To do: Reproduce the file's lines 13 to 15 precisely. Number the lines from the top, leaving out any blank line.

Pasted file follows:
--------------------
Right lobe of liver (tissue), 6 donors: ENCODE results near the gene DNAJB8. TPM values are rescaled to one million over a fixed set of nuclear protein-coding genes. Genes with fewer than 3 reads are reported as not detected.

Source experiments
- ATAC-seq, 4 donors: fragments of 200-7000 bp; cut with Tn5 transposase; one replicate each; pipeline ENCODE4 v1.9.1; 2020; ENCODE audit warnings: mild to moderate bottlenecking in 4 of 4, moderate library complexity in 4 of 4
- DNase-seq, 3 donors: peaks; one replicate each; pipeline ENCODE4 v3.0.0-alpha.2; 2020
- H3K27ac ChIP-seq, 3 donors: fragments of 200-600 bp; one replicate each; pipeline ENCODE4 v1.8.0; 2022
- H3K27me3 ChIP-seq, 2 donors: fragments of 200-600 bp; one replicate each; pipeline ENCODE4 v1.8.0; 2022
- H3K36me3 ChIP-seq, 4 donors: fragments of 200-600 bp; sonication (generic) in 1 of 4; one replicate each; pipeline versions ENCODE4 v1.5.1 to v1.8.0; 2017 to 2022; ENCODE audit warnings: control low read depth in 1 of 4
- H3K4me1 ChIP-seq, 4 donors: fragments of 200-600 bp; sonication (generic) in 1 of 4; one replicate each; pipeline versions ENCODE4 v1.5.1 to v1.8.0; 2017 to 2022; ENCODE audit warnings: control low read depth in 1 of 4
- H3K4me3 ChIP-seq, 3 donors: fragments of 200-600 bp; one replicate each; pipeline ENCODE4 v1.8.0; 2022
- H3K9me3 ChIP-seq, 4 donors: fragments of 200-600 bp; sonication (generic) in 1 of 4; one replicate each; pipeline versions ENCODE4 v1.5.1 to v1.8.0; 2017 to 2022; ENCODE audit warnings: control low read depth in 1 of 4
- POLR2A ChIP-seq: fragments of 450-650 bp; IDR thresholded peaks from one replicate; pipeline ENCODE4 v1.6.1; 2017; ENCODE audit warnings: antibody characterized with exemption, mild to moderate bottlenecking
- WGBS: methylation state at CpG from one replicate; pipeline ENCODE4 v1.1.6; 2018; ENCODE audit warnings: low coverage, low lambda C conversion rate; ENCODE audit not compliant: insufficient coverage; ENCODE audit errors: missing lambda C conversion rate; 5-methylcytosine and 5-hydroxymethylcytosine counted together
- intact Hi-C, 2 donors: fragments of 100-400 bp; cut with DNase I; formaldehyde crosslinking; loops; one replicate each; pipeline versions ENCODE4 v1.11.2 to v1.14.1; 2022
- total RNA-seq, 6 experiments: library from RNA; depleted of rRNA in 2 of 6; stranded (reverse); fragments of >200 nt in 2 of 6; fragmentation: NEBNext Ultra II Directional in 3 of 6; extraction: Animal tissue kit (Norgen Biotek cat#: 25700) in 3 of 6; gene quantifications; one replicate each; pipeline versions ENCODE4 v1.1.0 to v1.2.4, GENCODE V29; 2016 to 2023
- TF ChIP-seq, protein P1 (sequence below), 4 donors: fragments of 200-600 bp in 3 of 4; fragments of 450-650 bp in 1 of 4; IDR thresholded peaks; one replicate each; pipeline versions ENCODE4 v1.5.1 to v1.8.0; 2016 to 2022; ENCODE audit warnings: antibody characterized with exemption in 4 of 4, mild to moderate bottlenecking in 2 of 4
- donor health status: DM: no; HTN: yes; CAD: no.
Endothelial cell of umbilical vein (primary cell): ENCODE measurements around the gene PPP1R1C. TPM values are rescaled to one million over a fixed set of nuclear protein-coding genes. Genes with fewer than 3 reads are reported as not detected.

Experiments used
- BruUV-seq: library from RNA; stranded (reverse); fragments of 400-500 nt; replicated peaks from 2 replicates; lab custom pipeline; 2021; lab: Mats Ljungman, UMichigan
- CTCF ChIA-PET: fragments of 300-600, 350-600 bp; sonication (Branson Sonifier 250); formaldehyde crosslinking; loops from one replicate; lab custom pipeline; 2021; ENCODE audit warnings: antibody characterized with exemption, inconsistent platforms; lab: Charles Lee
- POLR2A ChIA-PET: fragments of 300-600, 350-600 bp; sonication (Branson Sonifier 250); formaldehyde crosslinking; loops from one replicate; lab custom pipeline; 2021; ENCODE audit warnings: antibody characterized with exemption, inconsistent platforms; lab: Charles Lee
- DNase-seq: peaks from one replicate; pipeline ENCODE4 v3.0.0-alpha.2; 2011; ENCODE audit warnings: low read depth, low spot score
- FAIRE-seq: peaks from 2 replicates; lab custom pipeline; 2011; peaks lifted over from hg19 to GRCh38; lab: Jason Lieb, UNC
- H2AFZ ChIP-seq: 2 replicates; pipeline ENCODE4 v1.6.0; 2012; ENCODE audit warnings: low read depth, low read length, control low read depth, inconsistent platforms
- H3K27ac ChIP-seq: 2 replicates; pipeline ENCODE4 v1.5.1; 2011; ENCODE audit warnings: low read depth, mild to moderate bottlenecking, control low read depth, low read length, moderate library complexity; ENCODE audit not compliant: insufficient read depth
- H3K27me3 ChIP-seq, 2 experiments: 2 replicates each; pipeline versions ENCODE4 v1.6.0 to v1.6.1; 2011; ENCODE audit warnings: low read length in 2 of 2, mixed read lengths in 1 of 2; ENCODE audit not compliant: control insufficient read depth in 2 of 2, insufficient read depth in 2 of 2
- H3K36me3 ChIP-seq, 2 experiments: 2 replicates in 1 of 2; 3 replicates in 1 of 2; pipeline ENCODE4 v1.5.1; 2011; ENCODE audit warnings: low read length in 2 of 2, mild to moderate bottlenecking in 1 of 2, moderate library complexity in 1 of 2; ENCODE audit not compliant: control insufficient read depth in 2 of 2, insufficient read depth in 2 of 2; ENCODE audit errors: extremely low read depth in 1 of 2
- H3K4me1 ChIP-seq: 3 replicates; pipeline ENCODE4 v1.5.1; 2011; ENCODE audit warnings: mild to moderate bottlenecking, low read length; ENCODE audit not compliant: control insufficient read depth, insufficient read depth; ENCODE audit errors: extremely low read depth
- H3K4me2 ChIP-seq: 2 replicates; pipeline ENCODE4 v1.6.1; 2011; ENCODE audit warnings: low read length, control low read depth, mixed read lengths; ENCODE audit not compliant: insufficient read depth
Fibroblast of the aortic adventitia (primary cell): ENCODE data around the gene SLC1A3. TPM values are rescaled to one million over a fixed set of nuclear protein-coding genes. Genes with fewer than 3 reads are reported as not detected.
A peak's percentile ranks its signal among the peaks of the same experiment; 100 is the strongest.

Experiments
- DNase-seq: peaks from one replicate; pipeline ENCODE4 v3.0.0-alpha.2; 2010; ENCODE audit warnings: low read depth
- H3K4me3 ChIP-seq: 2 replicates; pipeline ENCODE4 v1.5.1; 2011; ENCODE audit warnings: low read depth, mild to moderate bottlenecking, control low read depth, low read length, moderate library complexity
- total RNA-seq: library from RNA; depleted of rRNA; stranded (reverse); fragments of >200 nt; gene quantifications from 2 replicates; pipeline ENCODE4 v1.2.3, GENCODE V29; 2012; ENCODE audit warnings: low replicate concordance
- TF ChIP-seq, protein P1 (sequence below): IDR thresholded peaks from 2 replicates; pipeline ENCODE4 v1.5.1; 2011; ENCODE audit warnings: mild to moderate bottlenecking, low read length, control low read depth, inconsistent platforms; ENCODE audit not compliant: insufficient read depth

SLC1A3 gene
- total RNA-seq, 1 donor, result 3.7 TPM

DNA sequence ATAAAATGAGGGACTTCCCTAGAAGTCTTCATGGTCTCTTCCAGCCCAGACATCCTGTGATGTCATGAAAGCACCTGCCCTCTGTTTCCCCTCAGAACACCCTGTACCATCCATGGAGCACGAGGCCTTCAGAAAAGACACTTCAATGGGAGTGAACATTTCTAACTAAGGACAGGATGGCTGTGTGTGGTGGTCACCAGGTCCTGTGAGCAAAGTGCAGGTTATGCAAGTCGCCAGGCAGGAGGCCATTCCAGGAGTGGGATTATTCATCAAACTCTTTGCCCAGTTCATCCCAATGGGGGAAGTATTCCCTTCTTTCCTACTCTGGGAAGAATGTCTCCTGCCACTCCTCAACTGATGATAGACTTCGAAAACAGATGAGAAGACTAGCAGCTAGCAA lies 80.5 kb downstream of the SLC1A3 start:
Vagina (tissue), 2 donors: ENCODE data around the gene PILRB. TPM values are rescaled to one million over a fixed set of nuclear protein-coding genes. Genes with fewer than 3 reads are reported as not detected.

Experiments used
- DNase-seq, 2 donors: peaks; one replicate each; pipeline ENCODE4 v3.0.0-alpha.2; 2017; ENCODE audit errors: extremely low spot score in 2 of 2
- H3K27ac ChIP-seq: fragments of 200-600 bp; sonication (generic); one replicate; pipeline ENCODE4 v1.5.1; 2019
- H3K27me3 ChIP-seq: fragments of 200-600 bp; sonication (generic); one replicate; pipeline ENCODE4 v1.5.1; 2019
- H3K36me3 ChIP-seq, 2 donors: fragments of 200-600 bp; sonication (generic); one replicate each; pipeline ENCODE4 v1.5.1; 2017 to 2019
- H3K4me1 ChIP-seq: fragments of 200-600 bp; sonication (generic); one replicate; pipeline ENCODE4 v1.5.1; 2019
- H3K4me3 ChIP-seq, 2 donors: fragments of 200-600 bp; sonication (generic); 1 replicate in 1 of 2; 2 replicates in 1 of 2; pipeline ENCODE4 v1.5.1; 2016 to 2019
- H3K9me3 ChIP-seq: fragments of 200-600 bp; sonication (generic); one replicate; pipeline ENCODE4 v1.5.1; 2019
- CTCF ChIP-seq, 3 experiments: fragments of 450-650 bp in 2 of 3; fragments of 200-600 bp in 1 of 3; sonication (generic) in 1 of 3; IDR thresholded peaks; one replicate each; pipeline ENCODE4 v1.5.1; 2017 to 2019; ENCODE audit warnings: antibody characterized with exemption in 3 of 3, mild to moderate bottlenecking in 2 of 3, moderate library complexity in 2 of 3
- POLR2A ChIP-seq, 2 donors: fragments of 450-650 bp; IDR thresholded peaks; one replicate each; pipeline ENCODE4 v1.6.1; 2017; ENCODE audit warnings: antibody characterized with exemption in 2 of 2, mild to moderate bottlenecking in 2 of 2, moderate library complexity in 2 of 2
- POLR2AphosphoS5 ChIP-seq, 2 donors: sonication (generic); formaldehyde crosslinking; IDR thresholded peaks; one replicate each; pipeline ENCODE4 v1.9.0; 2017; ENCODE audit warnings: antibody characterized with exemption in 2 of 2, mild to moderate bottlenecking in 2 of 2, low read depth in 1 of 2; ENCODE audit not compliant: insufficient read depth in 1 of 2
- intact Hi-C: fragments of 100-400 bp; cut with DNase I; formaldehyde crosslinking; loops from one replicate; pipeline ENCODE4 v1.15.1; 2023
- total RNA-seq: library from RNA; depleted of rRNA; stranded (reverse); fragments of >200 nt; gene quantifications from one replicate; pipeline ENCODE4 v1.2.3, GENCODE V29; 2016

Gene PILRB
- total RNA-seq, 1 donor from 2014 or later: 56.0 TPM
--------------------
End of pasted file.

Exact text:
- intact Hi-C, 2 donors: fragments of 100-400 bp; cut with DNase I; formaldehyde crosslinking; loops; one replicate each; pipeline versions ENCODE4 v1.11.2 to v1.14.1; 2022
- total RNA-seq, 6 experiments: library from RNA; depleted of rRNA in 2 of 6; stranded (reverse); fragments of >200 nt in 2 of 6; fragmentation: NEBNext Ultra II Directional in 3 of 6; extraction: Animal tissue kit (Norgen Biotek cat#: 25700) in 3 of 6; gene quantifications; one replicate each; pipeline versions ENCODE4 v1.1.0 to v1.2.4, GENCODE V29; 2016 to 2023
- TF ChIP-seq, protein P1 (sequence below), 4 donors: fragments of 200-600 bp in 3 of 4; fragments of 450-650 bp in 1 of 4; IDR thresholded peaks; one replicate each; pipeline versions ENCODE4 v1.5.1 to v1.8.0; 2016 to 2022; ENCODE audit warnings: antibody characterized with exemption in 4 of 4, mild to moderate bottlenecking in 2 of 4